As some claims could be made in years to come, it’s every company’s legal obligation to keep these records for at least 10 years. These will act as proof that you fulfilled your duties and did your utmost to respect your responsibilities.

Alongside board meetings, directors are also required to maintain and submit company files and reports. These include, but are not limited to:

  • Corporation tax, VAT and PAYE
  • Annual accounts
  • Confirmation statements
  • Business taxes
  • Changes to the company’s details

Other duties

Finally, there are some additional duties that directors should be aware of, including:

  • Not misusing the company’s property
  • Ensuring the company’s affairs are kept confidential
  • Reporting on personal income, dividends and taxable benefits

Directors should also comply with other legislation and regulations, which can include:

  • Health and safety laws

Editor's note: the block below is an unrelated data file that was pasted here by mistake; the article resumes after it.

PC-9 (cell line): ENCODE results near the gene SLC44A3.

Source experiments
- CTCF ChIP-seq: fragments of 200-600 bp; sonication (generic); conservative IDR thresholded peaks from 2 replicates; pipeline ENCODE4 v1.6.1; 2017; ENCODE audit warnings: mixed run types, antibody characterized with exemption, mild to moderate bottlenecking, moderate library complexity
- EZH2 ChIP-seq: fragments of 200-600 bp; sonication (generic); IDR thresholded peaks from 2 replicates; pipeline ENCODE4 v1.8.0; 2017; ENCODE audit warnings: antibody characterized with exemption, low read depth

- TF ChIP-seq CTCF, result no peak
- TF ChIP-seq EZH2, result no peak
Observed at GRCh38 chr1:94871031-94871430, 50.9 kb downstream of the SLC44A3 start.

• Employment law
  • Consumer rights
  • Competition law
  • GDPR
  • Licensing laws
  • Environmental regulations
  • Intellectual property
  • Equality, diversity and inclusion
  • Product safety
  • Industry-specific laws and regulations
  • Legal requirements related to regulated professions

With great power...

As you can see, becoming a director is no joke. It involves a lot of work, mindfulness of actions and consideration for multiple parties.

If you are a director or you’re considering becoming one, you might want to consider Directors’ and Officers insurance. If you were to act outside of these responsibilities, which caused you or the company to suffer a fine or financial loss, D&O insurance could cover the compensation. It also covers you personally for claims such as breaching health and safety laws, allegations of cyber-bullying, misrepresentations in a pitch deck, or errors in financial reporting.

To learn more about your responsibilities as a company director, you can browse the government’s useful videos, webinars and tool kits and sign up to emails for any important updates or reminders.

You may also like:

This content has been created for general information purposes and should not be taken as formal advice. Read our full disclaimer.

Share this article

We've made buying insurance simple. Get started.

Related posts